Walters willing to take huge disadvantage into Origin
Kevin Walters has declared the Maroons hold no fears about playing an entire series in Sydney as Queensland faces the prospect of a State of Origin blackout.
Queensland Premier Annastacia Palaszczuk has cast doubt over this year's Origin series after declaring it was unlikely to be contested due to coronavirus restrictions.
"I love the footy as much as everyone else. I think it's devastating we're not going to see the State of Origin this year as well," she said on Tuesday.
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"We always have a State of Origin, but how can you have it (during the pandemic)? Maybe in December? Let's keep our fingers crossed."
But the NRL is determined to restart its 2020 premiership season on May 28 and hold a three-game Origin series at a later date.
If Queensland border controls are still in place and Palaszczuk doesn't come to the party by granting the NRL a travel exemption, all three games of the series could be played in Sydney.
That would give NSW a huge home-ground advantage as Queensland attempt to snap a two-year losing streak in the 40th anniversary series.
But Queensland coach Walters said he had no concerns about playing in Sydney and the Maroons would embrace the challenge of beating the Blues against the odds.
"We would definitely do it," Walters told The Courier-Mail.
"It's a changing environment all the time. We've got to adapt to whatever the NRL comes up with.
"We've had some good success there in the last 10 years. It wouldn't create any problems for us. We can play the game wherever the NRL wants us to play.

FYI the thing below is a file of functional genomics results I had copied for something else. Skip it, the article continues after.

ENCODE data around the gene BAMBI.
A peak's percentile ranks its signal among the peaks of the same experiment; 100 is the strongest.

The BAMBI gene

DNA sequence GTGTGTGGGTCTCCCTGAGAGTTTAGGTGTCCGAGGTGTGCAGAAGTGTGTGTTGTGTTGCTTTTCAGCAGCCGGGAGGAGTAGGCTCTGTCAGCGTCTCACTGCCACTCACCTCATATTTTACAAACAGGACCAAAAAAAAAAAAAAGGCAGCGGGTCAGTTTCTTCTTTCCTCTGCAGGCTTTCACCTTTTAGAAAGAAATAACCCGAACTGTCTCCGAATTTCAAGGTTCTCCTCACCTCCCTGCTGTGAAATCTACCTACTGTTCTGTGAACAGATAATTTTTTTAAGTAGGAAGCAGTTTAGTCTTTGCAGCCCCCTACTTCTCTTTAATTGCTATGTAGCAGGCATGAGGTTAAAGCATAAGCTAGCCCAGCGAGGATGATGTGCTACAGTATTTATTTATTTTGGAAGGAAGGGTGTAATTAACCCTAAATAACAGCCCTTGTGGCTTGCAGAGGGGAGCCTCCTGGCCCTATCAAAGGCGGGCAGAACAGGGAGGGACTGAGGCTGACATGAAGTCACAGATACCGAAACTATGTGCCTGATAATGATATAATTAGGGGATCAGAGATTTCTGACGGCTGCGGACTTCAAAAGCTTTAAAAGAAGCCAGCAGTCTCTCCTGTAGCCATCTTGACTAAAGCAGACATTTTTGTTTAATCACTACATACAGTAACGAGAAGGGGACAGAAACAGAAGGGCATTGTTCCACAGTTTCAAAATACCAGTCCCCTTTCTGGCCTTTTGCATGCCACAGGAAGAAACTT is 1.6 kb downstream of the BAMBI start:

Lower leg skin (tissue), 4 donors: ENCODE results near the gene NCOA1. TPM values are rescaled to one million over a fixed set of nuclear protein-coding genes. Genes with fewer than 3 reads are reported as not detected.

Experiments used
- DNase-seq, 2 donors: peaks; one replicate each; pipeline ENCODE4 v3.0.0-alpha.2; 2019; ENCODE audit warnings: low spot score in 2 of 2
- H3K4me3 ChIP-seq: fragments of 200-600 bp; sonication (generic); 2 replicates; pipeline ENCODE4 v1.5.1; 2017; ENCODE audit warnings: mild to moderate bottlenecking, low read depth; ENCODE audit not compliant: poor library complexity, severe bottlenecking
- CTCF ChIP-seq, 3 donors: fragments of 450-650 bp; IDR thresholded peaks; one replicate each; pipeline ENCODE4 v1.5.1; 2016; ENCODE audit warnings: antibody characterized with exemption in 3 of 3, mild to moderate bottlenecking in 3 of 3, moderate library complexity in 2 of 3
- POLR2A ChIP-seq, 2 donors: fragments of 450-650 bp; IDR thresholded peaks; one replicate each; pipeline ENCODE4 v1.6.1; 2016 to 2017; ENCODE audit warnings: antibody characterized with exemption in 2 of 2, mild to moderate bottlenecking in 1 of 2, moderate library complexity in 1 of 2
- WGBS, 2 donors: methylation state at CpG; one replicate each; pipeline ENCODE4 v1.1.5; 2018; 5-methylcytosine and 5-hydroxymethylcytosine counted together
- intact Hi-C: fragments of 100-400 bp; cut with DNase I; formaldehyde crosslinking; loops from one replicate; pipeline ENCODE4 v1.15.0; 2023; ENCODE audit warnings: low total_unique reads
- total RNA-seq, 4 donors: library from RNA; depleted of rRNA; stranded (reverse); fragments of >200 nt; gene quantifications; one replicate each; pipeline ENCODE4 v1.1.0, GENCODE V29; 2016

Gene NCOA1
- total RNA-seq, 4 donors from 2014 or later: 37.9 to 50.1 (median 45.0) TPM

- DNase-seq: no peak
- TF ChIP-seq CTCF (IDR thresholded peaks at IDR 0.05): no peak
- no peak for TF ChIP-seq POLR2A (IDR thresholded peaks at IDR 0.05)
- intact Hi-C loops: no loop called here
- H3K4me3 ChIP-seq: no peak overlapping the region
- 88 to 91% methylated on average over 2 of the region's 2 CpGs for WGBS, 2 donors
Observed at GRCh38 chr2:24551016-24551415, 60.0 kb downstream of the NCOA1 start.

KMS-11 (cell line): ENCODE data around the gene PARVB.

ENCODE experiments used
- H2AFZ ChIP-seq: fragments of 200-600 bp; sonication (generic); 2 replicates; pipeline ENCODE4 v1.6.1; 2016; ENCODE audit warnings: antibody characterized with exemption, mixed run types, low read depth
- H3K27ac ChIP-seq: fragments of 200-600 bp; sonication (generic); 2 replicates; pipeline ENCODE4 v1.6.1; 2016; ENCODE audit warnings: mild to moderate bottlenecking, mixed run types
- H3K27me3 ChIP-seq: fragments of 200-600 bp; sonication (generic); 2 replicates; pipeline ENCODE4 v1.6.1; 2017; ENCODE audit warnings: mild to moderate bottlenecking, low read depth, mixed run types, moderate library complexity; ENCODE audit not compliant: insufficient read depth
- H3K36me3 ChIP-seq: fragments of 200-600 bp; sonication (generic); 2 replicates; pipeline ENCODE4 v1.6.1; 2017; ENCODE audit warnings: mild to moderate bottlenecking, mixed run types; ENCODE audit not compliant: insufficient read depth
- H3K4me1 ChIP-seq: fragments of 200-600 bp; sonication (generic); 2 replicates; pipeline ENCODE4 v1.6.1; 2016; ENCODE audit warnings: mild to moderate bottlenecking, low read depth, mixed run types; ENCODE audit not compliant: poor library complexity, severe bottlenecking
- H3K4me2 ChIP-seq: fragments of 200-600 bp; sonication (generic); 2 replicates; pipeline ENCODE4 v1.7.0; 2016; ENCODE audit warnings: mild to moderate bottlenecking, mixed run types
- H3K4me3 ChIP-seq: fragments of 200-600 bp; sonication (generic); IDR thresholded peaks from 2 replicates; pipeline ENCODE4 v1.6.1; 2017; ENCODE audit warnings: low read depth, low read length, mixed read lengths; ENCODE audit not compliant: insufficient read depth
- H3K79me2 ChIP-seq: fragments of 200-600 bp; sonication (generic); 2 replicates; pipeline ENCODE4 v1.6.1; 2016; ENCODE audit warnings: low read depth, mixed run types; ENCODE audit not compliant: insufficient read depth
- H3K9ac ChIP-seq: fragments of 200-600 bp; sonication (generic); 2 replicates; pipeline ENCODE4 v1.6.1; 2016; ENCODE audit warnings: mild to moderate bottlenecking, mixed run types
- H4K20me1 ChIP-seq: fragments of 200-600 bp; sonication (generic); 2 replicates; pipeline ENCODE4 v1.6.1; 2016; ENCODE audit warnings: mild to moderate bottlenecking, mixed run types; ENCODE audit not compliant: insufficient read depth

"I'm sure all of our players and staff will be on board with anything they come up with."
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That appears unlikely due to social distancing guidelines, unless the game's showpiece is hosted late in the year.
Cherry-Evans said he was desperate to play Origin this year and help Queensland win back the shield after two straight losses.
"It would be pretty shattering if Origin wasn't to go ahead," Cherry-Evans said.
"It feels all right for NSW because they are holding the trophy but as a Queenslander we want that trophy back.
"That's why I hope we find a timeslot for the Origin series this year."
The State of Origin series injects $90 million into the game every year and is a television ratings bonanza.
This year's Adelaide Oval experiment is likely to be abandoned given the crowds issue, and Walters said it was important to play the series, if safe, to help lift morale.
"I'm sure our government will support anything if it's safe," he said.
"Everyone wants to see sport on their TV screens but it's got to be a safe environment where this virus doesn't have any effect on the community.
"We will be ready to go whenever the NRL says it should be played - whether that's mid-season or post-season.
"Mid-season allows players to get game-time into their system. Post-season, maybe the crowds will be back and we can have a real Origin atmosphere.
"It raises the spirits of everyone, particularly if Queensland win. Regardless of the result, it's a great thing for everyone involved in rugby league."
Originally published as Walters willing to take huge disadvantage into Origin